The Silent Duchess, by Dacia Maraini

A book about reading books.

I don’t know how I found it. I don’t know why I read it. But I did, and I’m so glad that I did.

The novel follows the life and times of Marianna Ucria, a duchess in late 17th and early 18th century Sicily. She has been deaf and mute since childhood, having suffered an appalling trauma as a very young girl, and has been boxed into her silent world ever since, excluded from participating in the current of family and public life both because of her disability and her gender.

Nothing really happens in the book. That’s the amazing thing. It’s not a thriller, it’s not a romance, it’s not a murder mystery. What it is, is 350 pages of pure poetry, a lyrical stream of prose that examines what it must be like to be an aristocratic woman at a time when women, particularly in southern Italy, were third class citizens, baubles to be displayed and paraded about by the male members of their family, sold into marriage for a dowry, and domesticated into irrelevance. More than this, it is an examination of the internal life of the human being. In Marianna’s case, it is an inner world her disability has compelled her to enrich by herself, through her imagination, memory, and her lifelong habit of reading.

In places, particularly towards the end, the novel reminded me of Far From the Madding Crowd, when Bathsheba takes the (patriarchal) bull by the horns and asserts her dominion over a male world of farming and agriculture. Marianna has neither spoken nor heard a human voice since the age of five, yet, after the death of her husband (the repellent Pietro, who’s crap in bed) she is able to take control of the family estate and make a financial success of it.

Marianna Ucria is a bit of a radical too. For most aristocratic women of the 17th and 18th centuries in Europe, education and learning were not exactly open to them. They didn’t go to school and they certainly didn’t go to university. They were educated in the ways of the ‘lady’; how to dance, how to simper, how to be a desirable bauble. But such is Marianna’s spirit, that she reads and educates herself. And when she comes across the works of David Hume, a Scottish thinker who was already making a name for himself as the enfant terrible of European philosophy, she is both horrified and drawn to the modernity of his thought: his unashamed trashing of convention, his revelation of the arrogance and ignorance underpinning western civilisation, his beautifully brutal, searing logic.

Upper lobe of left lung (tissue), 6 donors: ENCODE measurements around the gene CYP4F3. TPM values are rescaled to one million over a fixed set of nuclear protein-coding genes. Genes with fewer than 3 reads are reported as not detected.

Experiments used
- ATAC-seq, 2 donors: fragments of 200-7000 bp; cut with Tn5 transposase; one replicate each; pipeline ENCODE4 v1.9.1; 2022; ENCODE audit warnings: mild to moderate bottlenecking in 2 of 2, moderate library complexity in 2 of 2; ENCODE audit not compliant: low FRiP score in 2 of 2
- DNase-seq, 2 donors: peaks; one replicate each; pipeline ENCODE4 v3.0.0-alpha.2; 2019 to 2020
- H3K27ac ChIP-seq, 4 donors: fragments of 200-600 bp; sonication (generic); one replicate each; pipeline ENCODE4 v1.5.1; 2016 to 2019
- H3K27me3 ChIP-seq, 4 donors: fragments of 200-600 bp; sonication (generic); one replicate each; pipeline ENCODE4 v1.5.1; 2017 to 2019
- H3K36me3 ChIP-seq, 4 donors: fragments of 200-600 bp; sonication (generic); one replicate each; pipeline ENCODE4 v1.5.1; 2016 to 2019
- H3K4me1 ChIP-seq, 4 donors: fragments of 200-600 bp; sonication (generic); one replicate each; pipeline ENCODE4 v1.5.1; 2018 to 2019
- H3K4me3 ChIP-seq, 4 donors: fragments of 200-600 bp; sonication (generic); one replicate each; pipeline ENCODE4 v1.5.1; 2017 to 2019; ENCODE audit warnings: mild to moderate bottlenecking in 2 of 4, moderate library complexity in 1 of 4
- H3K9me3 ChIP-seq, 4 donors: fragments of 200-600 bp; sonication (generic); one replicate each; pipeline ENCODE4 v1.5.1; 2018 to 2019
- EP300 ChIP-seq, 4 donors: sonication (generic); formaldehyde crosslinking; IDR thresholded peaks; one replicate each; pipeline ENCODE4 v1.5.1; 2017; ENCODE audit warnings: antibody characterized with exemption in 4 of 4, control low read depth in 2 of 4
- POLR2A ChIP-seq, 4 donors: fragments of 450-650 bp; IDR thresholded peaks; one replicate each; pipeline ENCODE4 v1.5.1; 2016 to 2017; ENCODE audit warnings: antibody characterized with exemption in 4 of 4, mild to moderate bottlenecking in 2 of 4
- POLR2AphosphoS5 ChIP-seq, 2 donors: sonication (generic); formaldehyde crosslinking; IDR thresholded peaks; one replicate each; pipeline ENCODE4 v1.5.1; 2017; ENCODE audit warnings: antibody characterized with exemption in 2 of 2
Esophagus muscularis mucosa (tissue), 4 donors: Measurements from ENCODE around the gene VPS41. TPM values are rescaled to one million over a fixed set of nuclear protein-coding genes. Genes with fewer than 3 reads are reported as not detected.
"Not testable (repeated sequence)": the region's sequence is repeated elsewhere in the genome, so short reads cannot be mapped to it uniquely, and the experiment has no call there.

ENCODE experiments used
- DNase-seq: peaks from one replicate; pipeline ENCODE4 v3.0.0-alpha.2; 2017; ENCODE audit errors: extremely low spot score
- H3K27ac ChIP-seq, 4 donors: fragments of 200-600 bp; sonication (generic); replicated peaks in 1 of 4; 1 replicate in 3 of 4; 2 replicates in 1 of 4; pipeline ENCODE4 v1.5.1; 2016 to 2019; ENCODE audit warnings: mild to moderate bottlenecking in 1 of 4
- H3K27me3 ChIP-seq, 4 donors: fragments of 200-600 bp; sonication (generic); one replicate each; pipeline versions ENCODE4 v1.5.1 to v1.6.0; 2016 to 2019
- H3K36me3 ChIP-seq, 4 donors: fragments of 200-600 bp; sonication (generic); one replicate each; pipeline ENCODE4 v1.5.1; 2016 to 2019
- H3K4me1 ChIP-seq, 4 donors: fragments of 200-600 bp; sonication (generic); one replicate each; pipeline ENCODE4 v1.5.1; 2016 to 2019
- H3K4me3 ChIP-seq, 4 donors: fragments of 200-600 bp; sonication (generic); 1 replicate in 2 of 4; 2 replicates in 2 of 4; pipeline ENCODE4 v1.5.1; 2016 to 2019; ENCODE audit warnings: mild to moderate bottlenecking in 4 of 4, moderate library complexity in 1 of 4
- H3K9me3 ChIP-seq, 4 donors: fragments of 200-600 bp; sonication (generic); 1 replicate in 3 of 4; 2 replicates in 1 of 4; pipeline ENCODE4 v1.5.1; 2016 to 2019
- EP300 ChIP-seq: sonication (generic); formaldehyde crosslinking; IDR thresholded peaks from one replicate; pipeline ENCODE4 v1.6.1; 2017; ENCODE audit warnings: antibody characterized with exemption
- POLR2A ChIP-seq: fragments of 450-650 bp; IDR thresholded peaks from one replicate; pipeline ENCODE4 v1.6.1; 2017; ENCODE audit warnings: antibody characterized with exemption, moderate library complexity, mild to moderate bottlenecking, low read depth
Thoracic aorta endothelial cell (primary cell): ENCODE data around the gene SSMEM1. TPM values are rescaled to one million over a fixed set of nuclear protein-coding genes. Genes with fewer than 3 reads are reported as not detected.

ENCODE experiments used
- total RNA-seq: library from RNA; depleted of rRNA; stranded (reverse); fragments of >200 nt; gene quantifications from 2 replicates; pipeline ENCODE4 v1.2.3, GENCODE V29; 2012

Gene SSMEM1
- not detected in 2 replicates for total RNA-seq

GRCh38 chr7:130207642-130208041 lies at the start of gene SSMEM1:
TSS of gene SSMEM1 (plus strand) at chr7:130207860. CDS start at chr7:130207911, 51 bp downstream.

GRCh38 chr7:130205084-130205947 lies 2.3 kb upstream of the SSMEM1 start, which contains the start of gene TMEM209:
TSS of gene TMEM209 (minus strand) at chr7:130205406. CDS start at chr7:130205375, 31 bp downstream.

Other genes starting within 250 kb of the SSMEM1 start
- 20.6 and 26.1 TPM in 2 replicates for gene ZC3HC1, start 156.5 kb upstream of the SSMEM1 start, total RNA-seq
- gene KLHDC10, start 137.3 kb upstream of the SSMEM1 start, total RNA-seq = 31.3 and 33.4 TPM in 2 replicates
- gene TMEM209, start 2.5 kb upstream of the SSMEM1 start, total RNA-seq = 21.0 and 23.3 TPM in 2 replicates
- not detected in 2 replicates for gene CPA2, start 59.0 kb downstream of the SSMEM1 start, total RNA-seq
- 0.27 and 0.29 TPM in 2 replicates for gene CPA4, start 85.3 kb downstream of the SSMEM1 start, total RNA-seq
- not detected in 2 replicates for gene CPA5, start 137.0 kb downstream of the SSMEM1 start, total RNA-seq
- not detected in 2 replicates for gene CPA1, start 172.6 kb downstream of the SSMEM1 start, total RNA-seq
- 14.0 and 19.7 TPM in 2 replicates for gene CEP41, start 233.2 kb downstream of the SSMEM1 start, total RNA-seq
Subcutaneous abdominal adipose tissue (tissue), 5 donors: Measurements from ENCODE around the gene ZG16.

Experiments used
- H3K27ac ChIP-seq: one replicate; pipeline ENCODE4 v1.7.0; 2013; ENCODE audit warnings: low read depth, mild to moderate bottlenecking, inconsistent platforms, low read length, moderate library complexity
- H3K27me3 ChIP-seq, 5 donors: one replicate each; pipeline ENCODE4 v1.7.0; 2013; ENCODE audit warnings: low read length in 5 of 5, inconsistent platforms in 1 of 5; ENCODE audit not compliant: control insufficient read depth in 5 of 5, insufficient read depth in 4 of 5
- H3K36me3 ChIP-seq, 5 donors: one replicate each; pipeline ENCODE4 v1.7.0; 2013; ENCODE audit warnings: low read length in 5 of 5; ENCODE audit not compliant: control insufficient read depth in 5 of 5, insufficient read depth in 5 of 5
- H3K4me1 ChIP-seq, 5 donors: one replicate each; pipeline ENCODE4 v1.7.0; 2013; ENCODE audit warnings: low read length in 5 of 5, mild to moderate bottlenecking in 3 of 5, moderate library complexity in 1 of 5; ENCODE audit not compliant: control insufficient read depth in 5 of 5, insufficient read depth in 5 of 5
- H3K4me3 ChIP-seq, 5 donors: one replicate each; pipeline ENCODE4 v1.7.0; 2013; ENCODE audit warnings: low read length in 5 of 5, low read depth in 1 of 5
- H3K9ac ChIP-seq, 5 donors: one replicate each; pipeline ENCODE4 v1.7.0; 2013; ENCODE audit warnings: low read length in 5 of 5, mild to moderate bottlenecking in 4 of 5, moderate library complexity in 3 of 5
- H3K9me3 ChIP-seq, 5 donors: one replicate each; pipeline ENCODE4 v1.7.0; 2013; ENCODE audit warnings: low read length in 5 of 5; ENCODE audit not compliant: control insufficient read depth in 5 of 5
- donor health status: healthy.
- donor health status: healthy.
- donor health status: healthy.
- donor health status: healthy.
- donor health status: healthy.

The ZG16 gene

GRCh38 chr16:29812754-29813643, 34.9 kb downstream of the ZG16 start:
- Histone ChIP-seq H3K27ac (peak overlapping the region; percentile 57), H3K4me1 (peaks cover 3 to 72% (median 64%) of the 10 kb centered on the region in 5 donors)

So really, above all else, The Silent Duchess is about books, about reading, about the infinite landscapes it opens up within you, the endless continents of thought it reveals as you explore further and further. All within the context of a mute woman who is socially invisible, irrelevant to her family, and anonymized by her gender.

I won’t go on. Suffice to say, it’s been a very long time since I read a book of such startling beauty, where passages take your breath away with their lyrical flow, and the trenchant observations it makes about the life of a duchess. But it is also a commentary on the life we live, or could live, if we wanted. I guess we are all, to a certain extent, silent witnesses to the world, and it is the power of reading and writing that gives us a voice.

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